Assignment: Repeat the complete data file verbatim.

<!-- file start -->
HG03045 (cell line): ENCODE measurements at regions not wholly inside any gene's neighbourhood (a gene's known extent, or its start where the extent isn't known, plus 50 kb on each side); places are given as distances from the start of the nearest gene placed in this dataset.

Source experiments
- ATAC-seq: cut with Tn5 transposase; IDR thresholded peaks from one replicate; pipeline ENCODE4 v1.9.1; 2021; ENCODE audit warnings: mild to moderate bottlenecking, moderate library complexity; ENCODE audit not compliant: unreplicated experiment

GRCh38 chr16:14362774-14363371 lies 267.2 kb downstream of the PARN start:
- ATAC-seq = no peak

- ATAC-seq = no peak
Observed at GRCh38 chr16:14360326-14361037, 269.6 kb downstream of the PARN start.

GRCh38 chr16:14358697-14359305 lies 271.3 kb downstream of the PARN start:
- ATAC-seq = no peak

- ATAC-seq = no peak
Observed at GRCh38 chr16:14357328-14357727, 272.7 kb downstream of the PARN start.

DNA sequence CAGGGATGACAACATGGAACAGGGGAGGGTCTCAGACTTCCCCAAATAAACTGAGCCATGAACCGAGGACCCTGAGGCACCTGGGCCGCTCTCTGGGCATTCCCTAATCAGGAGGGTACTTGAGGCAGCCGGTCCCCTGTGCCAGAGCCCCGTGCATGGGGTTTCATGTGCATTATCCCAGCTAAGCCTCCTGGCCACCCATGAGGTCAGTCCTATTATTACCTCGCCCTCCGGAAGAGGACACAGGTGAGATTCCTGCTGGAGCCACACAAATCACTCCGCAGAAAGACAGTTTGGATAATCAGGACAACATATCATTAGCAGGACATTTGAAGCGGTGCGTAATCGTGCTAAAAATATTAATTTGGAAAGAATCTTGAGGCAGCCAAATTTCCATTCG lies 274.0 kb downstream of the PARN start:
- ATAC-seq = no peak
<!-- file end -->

HG03045 (cell line): ENCODE measurements at regions not wholly inside any gene's neighbourhood (a gene's known extent, or its start where the extent isn't known, plus 50 kb on each side); places are given as distances from the start of the nearest gene placed in this dataset.

Source experiments
- ATAC-seq: cut with Tn5 transposase; IDR thresholded peaks from one replicate; pipeline ENCODE4 v1.9.1; 2021; ENCODE audit warnings: mild to moderate bottlenecking, moderate library complexity; ENCODE audit not compliant: unreplicated experiment

GRCh38 chr16:14362774-14363371 lies 267.2 kb downstream of the PARN start:
- ATAC-seq = no peak

- ATAC-seq = no peak
Observed at GRCh38 chr16:14360326-14361037, 269.6 kb downstream of the PARN start.

GRCh38 chr16:14358697-14359305 lies 271.3 kb downstream of the PARN start:
- ATAC-seq = no peak

- ATAC-seq = no peak
Observed at GRCh38 chr16:14357328-14357727, 272.7 kb downstream of the PARN start.

DNA sequence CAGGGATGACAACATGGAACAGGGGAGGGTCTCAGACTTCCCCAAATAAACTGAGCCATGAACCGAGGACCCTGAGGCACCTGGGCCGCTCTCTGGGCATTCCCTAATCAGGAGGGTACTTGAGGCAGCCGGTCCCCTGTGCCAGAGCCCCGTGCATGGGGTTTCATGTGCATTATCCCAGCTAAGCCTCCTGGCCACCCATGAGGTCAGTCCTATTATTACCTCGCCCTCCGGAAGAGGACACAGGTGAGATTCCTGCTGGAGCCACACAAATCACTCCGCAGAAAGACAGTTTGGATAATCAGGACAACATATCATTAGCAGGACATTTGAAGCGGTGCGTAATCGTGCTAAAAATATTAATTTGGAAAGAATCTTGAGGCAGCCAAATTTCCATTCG lies 274.0 kb downstream of the PARN start:
- ATAC-seq = no peak